In the Field and Lab archaeological dating methods 1.relative dating 2.chronometric dating (aka absolute dating)
In the Field and Lab archaeological dating methods 2.chronometric dating (aka absolute dating) provides estimates in actual numbers of years (sometimes +/-)
Relative and Chronometric Dating Understanding Humans, 10th Ed., p. 189.
In the Field and Lab 2.chronometric dating (aka absolute dating) determining the actual age of geological deposits (and the fossils in them) by examining the chemical composition of rock fragments and organic remains containing radioactive substances such as uranium 238, and carbon 14, which decay at a known rate archaeological dating methods
In the Field and Lab A.1. or First Order Absolute Dating direct determination of age based on internal evidence e.g., 14 C dating of bone sample e.g., dendrochronology e.g., molecular clocks
Relative and Chronometric Dating Understanding Humans, 10 th Ed., p. 189.
Technician in a radiocarbon dating laboratory. Understanding Humans, 10t h Ed., p. 194.
Radiocarbon dating: method was developed in the 1940s by Willard Libby and a team of scientists at the University of Chicago. Very powerful in dating artifacts and geological events up to about 50,000 years ago.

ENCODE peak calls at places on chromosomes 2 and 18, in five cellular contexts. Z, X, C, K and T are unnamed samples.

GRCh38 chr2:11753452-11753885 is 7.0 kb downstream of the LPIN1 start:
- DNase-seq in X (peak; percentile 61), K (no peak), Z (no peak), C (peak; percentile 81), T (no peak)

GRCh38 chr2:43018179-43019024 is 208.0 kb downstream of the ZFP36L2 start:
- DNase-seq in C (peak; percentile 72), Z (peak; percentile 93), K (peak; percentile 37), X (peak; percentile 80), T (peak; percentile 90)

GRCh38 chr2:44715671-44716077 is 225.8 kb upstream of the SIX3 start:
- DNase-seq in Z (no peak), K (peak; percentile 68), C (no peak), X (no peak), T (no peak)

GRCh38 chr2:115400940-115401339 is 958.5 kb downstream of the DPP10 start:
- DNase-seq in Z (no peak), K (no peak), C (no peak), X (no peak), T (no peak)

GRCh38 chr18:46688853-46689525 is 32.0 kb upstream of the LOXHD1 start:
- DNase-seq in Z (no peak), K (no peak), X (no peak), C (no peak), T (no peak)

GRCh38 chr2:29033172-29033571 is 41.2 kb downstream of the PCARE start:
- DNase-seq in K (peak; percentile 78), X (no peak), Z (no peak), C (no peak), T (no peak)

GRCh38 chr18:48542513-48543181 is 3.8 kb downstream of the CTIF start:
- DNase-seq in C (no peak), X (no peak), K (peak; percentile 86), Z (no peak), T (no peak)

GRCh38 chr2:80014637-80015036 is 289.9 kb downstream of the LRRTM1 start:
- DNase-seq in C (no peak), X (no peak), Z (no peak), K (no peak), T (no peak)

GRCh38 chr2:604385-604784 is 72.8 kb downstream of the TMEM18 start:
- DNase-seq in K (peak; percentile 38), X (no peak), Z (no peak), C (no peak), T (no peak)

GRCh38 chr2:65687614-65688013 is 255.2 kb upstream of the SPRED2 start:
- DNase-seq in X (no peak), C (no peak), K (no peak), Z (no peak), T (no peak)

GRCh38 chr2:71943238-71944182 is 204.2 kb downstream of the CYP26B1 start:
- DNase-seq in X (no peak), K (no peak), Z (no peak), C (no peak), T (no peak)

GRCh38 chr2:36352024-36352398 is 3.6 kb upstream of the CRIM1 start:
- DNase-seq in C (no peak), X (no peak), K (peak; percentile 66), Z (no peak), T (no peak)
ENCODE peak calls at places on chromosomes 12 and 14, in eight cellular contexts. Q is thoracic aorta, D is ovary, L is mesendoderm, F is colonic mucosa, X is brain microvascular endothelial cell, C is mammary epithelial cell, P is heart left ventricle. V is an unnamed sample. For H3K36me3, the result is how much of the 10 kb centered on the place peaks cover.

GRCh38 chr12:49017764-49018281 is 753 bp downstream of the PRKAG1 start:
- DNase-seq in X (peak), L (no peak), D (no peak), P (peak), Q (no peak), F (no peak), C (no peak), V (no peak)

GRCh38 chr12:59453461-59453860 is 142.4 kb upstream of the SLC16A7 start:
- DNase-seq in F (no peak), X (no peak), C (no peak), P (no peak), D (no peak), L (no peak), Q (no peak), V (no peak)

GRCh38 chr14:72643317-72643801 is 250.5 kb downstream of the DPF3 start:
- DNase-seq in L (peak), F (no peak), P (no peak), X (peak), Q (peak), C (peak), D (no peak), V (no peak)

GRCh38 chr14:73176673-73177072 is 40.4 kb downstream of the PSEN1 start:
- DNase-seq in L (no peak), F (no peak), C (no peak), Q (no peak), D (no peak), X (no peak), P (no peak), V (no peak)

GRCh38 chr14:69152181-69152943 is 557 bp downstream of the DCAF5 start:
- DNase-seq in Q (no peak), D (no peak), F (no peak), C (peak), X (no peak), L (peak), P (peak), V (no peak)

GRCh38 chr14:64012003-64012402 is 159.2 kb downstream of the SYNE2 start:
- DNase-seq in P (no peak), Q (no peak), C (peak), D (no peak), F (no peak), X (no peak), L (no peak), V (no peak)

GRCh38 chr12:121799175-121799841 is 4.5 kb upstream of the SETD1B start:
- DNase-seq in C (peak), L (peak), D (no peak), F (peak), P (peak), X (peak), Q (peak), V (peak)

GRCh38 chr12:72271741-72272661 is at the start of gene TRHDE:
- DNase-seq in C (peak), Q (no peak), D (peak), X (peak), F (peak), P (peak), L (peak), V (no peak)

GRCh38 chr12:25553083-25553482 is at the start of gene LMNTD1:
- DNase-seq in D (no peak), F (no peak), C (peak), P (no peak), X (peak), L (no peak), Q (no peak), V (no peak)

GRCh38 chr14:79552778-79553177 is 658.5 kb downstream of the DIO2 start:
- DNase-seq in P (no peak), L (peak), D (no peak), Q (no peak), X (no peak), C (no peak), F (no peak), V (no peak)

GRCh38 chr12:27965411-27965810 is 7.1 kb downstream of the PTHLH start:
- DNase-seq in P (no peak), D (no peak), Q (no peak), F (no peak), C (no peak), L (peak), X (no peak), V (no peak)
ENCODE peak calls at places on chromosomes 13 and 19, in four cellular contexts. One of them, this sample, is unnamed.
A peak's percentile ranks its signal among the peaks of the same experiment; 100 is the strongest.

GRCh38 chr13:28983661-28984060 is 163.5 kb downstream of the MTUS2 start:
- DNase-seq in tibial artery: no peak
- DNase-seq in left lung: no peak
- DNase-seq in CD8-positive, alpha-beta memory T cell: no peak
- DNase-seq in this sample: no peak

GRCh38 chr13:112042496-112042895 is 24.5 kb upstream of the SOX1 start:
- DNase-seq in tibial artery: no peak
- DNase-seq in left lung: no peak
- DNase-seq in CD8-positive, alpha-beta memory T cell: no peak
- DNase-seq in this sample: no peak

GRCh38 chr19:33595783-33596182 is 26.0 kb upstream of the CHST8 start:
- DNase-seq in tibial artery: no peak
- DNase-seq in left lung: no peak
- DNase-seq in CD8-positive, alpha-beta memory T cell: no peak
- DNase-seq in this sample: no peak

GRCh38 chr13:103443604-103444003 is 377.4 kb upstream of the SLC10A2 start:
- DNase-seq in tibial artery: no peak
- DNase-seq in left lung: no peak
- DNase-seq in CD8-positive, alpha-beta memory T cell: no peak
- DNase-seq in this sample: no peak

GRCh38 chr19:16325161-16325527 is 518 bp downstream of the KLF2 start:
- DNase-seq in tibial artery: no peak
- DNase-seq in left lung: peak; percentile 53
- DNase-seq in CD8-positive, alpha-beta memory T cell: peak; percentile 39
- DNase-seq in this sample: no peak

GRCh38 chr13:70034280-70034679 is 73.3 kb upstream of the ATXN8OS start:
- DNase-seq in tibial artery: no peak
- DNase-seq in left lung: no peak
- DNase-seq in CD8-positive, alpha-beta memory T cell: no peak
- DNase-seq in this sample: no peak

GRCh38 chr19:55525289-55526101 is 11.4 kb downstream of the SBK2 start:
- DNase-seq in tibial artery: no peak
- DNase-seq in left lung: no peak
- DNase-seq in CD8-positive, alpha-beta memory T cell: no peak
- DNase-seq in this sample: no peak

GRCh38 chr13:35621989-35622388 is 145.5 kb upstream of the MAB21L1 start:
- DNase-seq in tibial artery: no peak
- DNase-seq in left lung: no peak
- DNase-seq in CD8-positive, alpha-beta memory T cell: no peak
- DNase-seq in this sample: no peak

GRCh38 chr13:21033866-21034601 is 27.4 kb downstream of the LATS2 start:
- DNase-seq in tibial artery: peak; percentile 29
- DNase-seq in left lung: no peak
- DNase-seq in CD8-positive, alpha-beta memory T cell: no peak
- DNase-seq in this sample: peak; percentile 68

Radiocarbon dating relies on a simple natural phenomenon. As the earths upper atmosphere is bombarded by cosmic radiation, atmospheric nitrogen is broken down into an unstable isotope of carbon– carbon 14 (C-14).
Because it reacts identically to C-12 and C-13, C-14 becomes attached to complex organic molecules through photosynthesis in plants and becomes part of their molecular makeup.
Animals eating those plants in turn absorb Carbon-14 as well as the stable isotopes. This process of ingesting C-14 continues as long as the plant or animal remains alive.
The C-14 within an organism is continually decaying into stable carbon isotopes, but since the organism is absorbing more C-14 during its life, the ratio of C-12 remains about the same as the ratio in the atmosphere. When the organism dies, the ratio of C-14 within its carcass begins to gradually decrease. The ratio of decrease is ½ the quantity at death every 5,730 years. That is the half life of C-14.
People of the Earth, 10t h Ed., p. 11. technique techniques